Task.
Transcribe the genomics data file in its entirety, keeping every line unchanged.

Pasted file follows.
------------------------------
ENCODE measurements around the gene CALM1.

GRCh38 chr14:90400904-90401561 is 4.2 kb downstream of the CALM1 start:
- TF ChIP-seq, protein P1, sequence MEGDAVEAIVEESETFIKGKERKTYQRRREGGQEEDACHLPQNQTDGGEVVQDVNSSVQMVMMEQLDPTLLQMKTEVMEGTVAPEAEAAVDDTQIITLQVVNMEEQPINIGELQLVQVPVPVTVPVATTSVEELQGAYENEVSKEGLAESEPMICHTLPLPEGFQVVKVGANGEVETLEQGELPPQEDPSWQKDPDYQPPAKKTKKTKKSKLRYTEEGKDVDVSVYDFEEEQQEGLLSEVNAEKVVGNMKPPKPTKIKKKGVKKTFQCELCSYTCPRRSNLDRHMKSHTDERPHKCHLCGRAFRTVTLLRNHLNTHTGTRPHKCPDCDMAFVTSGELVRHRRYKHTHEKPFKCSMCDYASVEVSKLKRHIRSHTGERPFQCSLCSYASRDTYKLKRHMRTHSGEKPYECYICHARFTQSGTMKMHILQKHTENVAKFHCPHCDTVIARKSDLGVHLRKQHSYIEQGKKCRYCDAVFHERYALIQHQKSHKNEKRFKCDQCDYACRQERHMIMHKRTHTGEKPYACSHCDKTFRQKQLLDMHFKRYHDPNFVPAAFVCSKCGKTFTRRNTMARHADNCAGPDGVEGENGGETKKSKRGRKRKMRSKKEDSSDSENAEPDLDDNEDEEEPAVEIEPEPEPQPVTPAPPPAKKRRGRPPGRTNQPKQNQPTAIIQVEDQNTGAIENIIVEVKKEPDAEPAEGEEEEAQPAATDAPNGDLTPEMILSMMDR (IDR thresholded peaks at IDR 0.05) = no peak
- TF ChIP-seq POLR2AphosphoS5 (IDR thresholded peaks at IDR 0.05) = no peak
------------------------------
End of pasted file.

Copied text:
ENCODE measurements around the gene CALM1.

GRCh38 chr14:90400904-90401561 is 4.2 kb downstream of the CALM1 start:
- TF ChIP-seq, protein P1, sequence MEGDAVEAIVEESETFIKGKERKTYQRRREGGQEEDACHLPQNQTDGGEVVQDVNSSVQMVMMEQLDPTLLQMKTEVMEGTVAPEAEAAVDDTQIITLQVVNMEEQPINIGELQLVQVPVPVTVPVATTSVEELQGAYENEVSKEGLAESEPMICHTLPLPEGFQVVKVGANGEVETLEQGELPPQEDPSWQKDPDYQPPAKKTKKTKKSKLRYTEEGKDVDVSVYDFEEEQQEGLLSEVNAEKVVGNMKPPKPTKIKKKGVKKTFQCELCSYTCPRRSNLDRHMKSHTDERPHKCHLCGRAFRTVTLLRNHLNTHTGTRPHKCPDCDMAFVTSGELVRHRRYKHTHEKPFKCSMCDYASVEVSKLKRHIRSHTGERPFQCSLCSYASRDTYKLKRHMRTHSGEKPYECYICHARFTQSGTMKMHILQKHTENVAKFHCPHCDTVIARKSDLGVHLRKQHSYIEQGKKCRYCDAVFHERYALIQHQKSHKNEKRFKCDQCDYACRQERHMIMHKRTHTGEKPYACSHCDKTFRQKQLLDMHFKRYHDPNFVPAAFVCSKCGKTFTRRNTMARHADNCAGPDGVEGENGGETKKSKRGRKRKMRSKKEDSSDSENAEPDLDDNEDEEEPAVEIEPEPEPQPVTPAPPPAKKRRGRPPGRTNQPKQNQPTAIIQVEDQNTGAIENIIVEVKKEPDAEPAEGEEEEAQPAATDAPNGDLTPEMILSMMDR (IDR thresholded peaks at IDR 0.05) = no peak
- TF ChIP-seq POLR2AphosphoS5 (IDR thresholded peaks at IDR 0.05) = no peak